by Marilyn Erickson, MSN, APRN
At certain times in our lives, we question our thinking, our memory, our abilities to carry out certain skills, and even our sense of self. Throughout our lives we experience things that create patterns of activity that explain how our brains code these aspects.
Our brain is really a universe of activity. It works for us 24 hours a day, 7 days a week. It creates thoughts, drives our emotions, and stores our memories. It is so busy that when we think, see, or move, electrical signals race among billions of nerve cells. It is amazing! It is resilient! It is powerful! And our brain gets better with use!
Our brain health is essential for our quality of life and longevity. So, are there things we can do to preserve our brain health? Research supports that we absolutely can make a difference with our lifestyle choices. What we eat and drink, how much we exercise, how well we sleep, the way we socialize, and how we manage our stress are critical to maintain our brain health.
Get moving! When we exercise regularly, we have a lower risk of developing Alzheimer’s disease. Exercise improves blood flow and memory. It stimulates chemical changes in the brain that enhance our learning, mood and thinking.
Regular aerobic exercise, like running, biking, and swimming preserve existing brain cells, and foster the growth of new ones. Research shows a link between long term, moderate physical activity, and an increase in volume of the hippocampus, the area of the brain that deals with the formation of long-term memories. This area is the first to be damaged in Alzheimer's disease.
Food and Nutrition:
We really are what we eat! There is a process called oxidation that damages brain cells. Oxidation occurs with exposure to harmful stress that is due to our lifestyle and environmental factors. Foods rich in antioxidants aid our body’s defense from the harmful effects of oxidation to our brains.
The Mediterranean-style diet is rich in fish, whole grains, green leafy vegetables, olives, and nuts. Research shows that it can help maintain brain health and may reduce the risk of Alzheimer’s disease. In contrast, diets rich in saturated, fat, sugar, and processed food can impair brain health.
In addition to a healthy diet, some supplements and specific nutrient intake can also be important for our brain health. Some examples are:
If you want to use the combination caffeine and theanine, take 200 mg of both caffeine and theanine (400 mg total) about 30 minutes before you need increased focus and concentration. In most cases, the effects of caffeine and theanine are most potent in the first 2 hours after ingestion.
In healthy adults, caffeine intakes up to 400 mg/day don’t raise any general health concerns. However, it should be cycled based on its stimulatory effects. If it no longer provides noticeable benefits, supplementation should be stopped for 2-4 weeks to reset tolerance.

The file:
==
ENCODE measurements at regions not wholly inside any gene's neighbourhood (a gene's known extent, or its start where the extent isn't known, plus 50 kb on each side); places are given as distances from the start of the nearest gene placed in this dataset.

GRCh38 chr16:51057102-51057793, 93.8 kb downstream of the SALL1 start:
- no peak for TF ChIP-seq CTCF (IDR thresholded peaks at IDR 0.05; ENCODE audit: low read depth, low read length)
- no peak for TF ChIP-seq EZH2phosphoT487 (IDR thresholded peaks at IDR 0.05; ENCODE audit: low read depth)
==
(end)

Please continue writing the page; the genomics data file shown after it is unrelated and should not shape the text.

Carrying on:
Sleep and Relaxation:
Rest well! Sleep really does energize us. It improves our mood and immune system and may reduce buildup in the brain of an abnormal protein called beta-amyloid plaque, associated with Alzheimer’s disease. In addition to quality sleep, practicing meditation and stress management techniques can be helpful for brain health.
According to the CDC, age is a factor in the amount of sleep needed:
For 13-18 years of age: 8-10 hours are needed.
For 19-64 years of age: 7-9 hours are needed.
For 65 years and above: 7-8 hours are needed.
Use it or lose it! Mental exercise is just as critical as physical exercise and keeping your brain fit and healthy. Mental exercises may improve your brain functioning and promote new brain cell growth. You can memorize. When we work our brains through memorization we are stimulating neural plasticity, which alters the brains’ nerve pathways in response to new experiences. These functional brain changes appear to be important in warding off cognitive decline. We can also find something new to learn, like a new hobby or skill.
Stay connected! Spending time with others, engaging in stimulating conversation, and staying in touch and connected with family and friends are good for our brain health. Studies have shown that those of us who have the most social interaction in our community experience show the slowest rate of memory decline.
Not only will these 4 areas of self-care help in our brain health, they are just so helpful in giving us a good quality of life today.
I will leave you with some further research and investigations going on related to brain health: Dopamine and serotonin are neurotransmitters. They are frequently associated with the brain. Yet, more than 90% of serotonin and 50% of dopamine are found in the gut. More to come in the area of the brain-gut connection!
We can start today to improve our brain health. It is never too late to start!
Cleveland Clinic, Healthy Brains.org
Examine.com Brain Health (large database of supplement and nutrition research)